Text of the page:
When the nurse came in, she gave me a warm blanket and told me that she wasn’t concerned. A quick look into any labor forums and you’ll find that many moms experience the same thing. Some nurses say it’s a side effect of the epi itself while others say it’s adrenaline after the break from the intensity of the contractions. Either way, don’t be surprised if you started shaking like a Polaroid.

8You Get A Cool Yellow Bracelet

 

 

 

 

 

After delivery and a little clean up and repair, your nurses will want you to use the restroom. This is especially important if you’ve had a catheter placed during your labor. In a sense, your bladder needs to relearn how to “go” on it’s own rather than just rely on the catheter to empty itself. However, between the jelly sea legs (from the epidural wearing off) to the dizziness (loss of blood), actually walking to the bathroom is actually kind of dangerous. That’s why the beautiful souls (aka the postpartum nurses) always accompany you to the bathroom the first few times.

After your first visit to the loo, you’ll get a cool yellow bracelet highlighting your condition for all to see: FALL RISK. That means that you get escorted to the bathroom until you (and your nurses) are sure you can manage on your own.

7The Actual Process

For many women, the thought of actually getting an epidural is terrifying, and that is enough to make many moms opt out of receiving one… in theory… before labor begins. Trust me, I was one of those women. But then the labor actually gets going and you’ll sign off on anything to get even the smallest relief from contractions. Even if it means “the big scary needle.”

The process of getting an epidural isn’t all fun and games. First, you have to wait for the anesthesiologist to come, and let’s hope he isn’t backed up getting other moms meds when you need him. Second, there’s the first shot. Thankfully, you do get a numbing shot first. Then, a catheter (which is just a tube) is placed into the epidural space near your spine, and that’s where the meds will flow. The catheter stays in your back the entire time you labor; it’s not just a one and done shot – it’s a continuous flow. The worst part is that you have to remain perfectly still which is difficult give the state the of the contractions.

6If You Give A Mouse A Cookie

One of my favorite books to read to my son is “If You Give a Mouse a Cookie” – basically it’s the story of how one things leads to another and another and another. Getting an epidural reminds me of that book because an epidural can lead to intervention after intervention.

It starts like this: you finally enter the pushing stage, but you’re numb so pushing is difficult and you don’t even know if you are pushing correctly. The pushing stage just drags on because the pushes aren’t that effective and you are beat – utterly exhausted. Your doctor decides to help move things along with an episiotomy (intervention #1) followed by the forceps or vacuum (intervention #2). If that doesn’t work, it’s off to the OR for a surgery.

It doesn’t always look like that but the stats don’t lie: epidurals are more likely to lead to C-sections.

5An Eye On You

One of the more serious side effects of epidural analgesia is that it can cause low blood pressure. (Just another reason you might feel light headed for a bit after birth.) However, nurses always monitor this by taking your blood pressure every 5 minutes for the first 15 minutes after you receive an epidural. After that, your blood pressure will be monitored every 15 minutes. You will also receive an IV of fluids to help keep your blood pressure where it needs to be.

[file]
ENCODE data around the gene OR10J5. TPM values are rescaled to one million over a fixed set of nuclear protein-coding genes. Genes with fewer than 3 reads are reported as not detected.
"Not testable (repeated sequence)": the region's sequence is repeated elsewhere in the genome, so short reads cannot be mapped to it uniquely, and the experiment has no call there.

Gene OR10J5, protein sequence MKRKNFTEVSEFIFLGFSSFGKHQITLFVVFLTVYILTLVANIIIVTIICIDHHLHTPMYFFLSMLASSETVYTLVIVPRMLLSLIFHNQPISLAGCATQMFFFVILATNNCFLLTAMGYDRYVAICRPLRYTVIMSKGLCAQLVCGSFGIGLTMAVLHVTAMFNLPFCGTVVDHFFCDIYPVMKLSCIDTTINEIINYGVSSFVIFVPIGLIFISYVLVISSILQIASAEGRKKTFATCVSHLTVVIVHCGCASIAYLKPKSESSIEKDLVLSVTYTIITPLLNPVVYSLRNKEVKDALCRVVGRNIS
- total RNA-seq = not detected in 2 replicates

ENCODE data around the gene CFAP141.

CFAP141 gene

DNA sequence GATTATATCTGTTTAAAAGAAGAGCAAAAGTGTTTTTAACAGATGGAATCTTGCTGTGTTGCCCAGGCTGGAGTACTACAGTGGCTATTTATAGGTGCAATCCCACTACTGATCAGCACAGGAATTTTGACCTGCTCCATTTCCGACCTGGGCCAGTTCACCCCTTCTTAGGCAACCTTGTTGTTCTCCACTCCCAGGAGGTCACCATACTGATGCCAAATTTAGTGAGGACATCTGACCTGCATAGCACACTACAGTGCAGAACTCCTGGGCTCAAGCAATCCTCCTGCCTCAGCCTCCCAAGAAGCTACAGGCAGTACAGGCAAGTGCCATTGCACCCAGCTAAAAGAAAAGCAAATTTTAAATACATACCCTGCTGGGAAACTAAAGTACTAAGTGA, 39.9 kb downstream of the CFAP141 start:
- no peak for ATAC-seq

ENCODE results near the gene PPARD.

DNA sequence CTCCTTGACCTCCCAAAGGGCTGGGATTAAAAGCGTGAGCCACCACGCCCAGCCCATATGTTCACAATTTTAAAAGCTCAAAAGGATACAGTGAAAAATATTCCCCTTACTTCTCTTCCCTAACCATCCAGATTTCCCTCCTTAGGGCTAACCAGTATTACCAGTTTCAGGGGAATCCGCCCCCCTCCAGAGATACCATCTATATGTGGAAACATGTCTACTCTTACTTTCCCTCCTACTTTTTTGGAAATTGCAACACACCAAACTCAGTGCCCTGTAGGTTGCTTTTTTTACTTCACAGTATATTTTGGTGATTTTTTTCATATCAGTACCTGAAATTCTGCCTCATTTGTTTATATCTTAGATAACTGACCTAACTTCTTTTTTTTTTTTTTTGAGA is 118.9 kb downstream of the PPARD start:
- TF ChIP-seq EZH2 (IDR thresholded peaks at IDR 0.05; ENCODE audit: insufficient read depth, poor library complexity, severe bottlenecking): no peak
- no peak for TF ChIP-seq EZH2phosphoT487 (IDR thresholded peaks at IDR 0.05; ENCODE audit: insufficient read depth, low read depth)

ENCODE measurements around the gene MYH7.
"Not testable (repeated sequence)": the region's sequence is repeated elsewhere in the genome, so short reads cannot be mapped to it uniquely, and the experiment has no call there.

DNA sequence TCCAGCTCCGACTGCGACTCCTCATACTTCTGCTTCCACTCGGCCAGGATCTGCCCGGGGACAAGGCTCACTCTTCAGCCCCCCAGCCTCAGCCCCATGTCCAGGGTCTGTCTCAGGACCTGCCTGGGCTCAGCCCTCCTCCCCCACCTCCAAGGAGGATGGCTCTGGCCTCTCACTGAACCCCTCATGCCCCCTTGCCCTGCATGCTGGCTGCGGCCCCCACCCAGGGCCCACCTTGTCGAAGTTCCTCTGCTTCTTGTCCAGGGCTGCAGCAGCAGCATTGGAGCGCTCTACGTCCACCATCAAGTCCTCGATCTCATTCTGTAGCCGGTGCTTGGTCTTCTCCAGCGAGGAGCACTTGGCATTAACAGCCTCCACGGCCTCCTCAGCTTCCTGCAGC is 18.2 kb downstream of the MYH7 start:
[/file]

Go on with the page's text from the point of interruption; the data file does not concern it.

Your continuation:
Of course, all of that monitoring is necessary and in the best interest for you, but you may find it hard to rest with all that constant commotion. In addition, those fluids may make you feel really cold (remember all that shivering?) so you might need an extra blanket or two for a bit.

Remember, it may seem like an inconvenience but these steps are very important.

4It Might Actually Take A While

 

 

 

 

 

 

Any mom is throes of labor wants instant the relief from the moment she finally decides enough is enough and she yells, “I WANT AN EPIDURAL.” But it’s not as easy as pushing the nurses’ call button and asking for a Tylenol. The nurse just can’t bring in a pill and call it done. Unfortunately, the process may take longer than you expect or want it to.

First, before any epi can be given, labs must first be drawn. You will also need fluids before the epidural (to help keep that blood pressure where it needs to be). Neither of those two things are instant. Third, you have to wait for the anesthesiologist to come to you. Most hospitals have one on staff 24/7 but if it’s a busy night, you might not be first in line. The short answer is that it may take anywhere from 30 minutes to an hour to get an epidural after you request one.

3Movin’ In The Slow Lane

Another not-so-fun side effect of an epidural analgesia is that an epidural can actually slow down your labor. What? That almost doesn’t make any sense. How can pain relief cause labor itself to slow down? In addition to blocking pain signals, the epidural also blocks a few hormones. Oxytocin, which is a hormone that helps your uterus contract, can be blocked by the epidural. Because you need contractions for labor to progress, this is an obvious stall in the whole process of birth.

So what is a doctor to do? It’s a vicious cycle: contractions hurt, get meds, meds slow down labor. The answer is Pitocin, which is a synthetic version of oxytocin. In fact, many moms who have epidurals have a tripled risk of also needing Pitocin, and Pitocin is ruthless.

2Tear What?

Moms preparing for childbirth have many tricks to try and avoid the dreaded vaginal tearing. I mean, that just sounds like a nightmare. Some moms swear by perineal massages to keep tearing at bay while other moms rub oils on their bits to try and loosen the area up. Listening to your doctor or midwife’s instructions to push or just pant can also help reduce the risk of tearing.

However, having an epidural doesn’t do much for reducing mom’s risk of tearing. In fact, it can double her chance of tearing! Ouchie! It makes sense though. If you can’t feel what is happening down there, you might push when you just be panting, letting your body have a second to stretch for a second before pushing. Try to do your best to follow those instructions. Panting when you want to push may be hard, but if it helps avoid a tear, it might be worth it.

1It’s Exhausting

Childbirth is like snowflakes and finger prints; no two births are alike. Even the same mother will have very different birth experiences with her different children. However, there are certain elements of childbirth that are always true, no matter who you are or what kind of birth you are having. One of those truths is that childbirth is exhausting.

But epidural can make labor even more tiring. You would think that with a break from contractions you could rest and feel less tired, but that’s not necessarily the case. Remember how the epidural can block hormones like oxytocin? Well, it can also block adrenaline. During a non-medicated birth, adrenaline increases through the labor so that mom will have energy to actually push. Adrenaline = energy. But when adrenaline is blocked, that leaves mom with a serious energy deficit. Just another reason why pushing is so hard for a medicated mom.